jumped 9% on Monday amid an upcoming announcement with professional basketball, rumors and reports about the broader video-game market and a weak stock chart in recent weeks relative to those of its rivals.
Indeed, the last point may be the most important, analysts say. With EA's stock in the doldrums recently, many investors may have been waiting to see when it would bottom out. With the stock rising today, many likely became buyers out of fear of missing the stock's next move up.
While none of the rumors or reports floating around on Monday should have caused EA's stock to rise, it is "legitimate" for investors to focus on the disparity in recent share performance between EA and its rivals, says Michael Pachter, an analyst with Wedbush Morgan.
"Lots of people see that as a compelling opportunity to buy EA," adds Pachter, whose firm has not done any recent investment banking business for the video game software giant.
EA's stock closed regular trading up $4.50, or 8.4%, to $58 on Monday.
slumped in March after the company
slashed its revenue and earnings outlook. The company's shares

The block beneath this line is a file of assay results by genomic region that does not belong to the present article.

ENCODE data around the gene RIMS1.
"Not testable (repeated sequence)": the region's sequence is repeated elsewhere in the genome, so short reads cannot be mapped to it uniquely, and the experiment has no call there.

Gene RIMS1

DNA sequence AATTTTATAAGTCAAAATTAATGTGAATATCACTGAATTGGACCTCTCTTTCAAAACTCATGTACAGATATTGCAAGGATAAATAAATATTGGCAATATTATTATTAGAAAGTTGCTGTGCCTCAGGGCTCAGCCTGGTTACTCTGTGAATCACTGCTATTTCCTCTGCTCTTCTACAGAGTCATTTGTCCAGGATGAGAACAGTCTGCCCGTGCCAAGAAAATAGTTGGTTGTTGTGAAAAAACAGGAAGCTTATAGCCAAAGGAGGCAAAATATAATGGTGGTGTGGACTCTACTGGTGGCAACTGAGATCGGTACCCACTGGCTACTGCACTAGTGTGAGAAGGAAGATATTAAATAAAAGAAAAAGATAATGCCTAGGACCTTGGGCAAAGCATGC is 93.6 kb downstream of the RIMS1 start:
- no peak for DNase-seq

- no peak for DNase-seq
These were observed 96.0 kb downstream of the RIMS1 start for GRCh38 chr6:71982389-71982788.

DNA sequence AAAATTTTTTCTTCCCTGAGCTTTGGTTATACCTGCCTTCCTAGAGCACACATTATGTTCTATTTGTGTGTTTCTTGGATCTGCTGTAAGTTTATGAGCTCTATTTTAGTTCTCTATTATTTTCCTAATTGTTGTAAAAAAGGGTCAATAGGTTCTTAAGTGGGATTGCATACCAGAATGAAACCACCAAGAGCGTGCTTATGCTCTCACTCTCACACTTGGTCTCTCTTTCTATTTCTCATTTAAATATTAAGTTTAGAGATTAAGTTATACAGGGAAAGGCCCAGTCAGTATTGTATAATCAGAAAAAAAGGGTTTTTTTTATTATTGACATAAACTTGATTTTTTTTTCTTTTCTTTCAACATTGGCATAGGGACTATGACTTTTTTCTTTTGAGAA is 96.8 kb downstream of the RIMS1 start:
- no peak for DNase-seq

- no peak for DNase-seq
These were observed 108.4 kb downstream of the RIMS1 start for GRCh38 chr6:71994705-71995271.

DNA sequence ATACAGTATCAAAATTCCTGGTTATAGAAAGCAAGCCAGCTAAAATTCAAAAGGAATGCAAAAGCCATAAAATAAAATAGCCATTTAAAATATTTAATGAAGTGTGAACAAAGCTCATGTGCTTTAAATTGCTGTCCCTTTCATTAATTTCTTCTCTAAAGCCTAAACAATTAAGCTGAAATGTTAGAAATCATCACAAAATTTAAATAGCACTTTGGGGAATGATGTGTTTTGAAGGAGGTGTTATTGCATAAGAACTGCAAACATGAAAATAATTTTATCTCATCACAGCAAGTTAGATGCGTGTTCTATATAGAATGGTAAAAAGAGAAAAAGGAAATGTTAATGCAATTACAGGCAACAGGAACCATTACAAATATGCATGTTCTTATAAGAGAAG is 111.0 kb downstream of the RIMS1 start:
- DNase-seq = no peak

slid further last month when it gave
disappointing guidance for its current fiscal year.
The outlook offered by EA's rivals, such as
, was similarly disappointing. But their stocks have responded differently in recent weeks.
From the end of April through Friday,
Take-Two Interactive Software's
stock rose 21%, Activision's stock 19% and THQ's 8%. In contrast, Electronic Arts' shares have been basically flat. Pachter and other analysts suggest that investors may have been looking for an excuse to buy up EA's stock.
Investors apparently got that excuse on Monday. Over the weekend, GameIndustry.biz, an online trade publication focusing on the video-game business, reported that demand for development kits for
upcoming PlayStation 3 are outstripping supply, a potentially bullish sign for the new device.
Meanwhile, EA and the National Basketball Association said Monday that they will make a joint announcement on Tuesday about an initiative in Europe. Sports games are EA's bread and butter. After fighting a bitter war with Take-Two last year in the sports game genre, the company has moved to sign big deals with the National Football League and
ESPN media property to shore up its sports franchises.
Another rumor circulating had to do with EA potentially upping its stake in rival
from the 20% that it currently owns. Others focused on apparently strong pre-orders for the next iteration of EA's flagship
title and apparently disappointing sales for recent titles from Take-Two and THQ.
There are "lots of rumors but no hard facts yet," says one hedge fund investor who's long the stock. "I just think it is the fear of missing its next run as guys have been waiting to buy lower and now can't."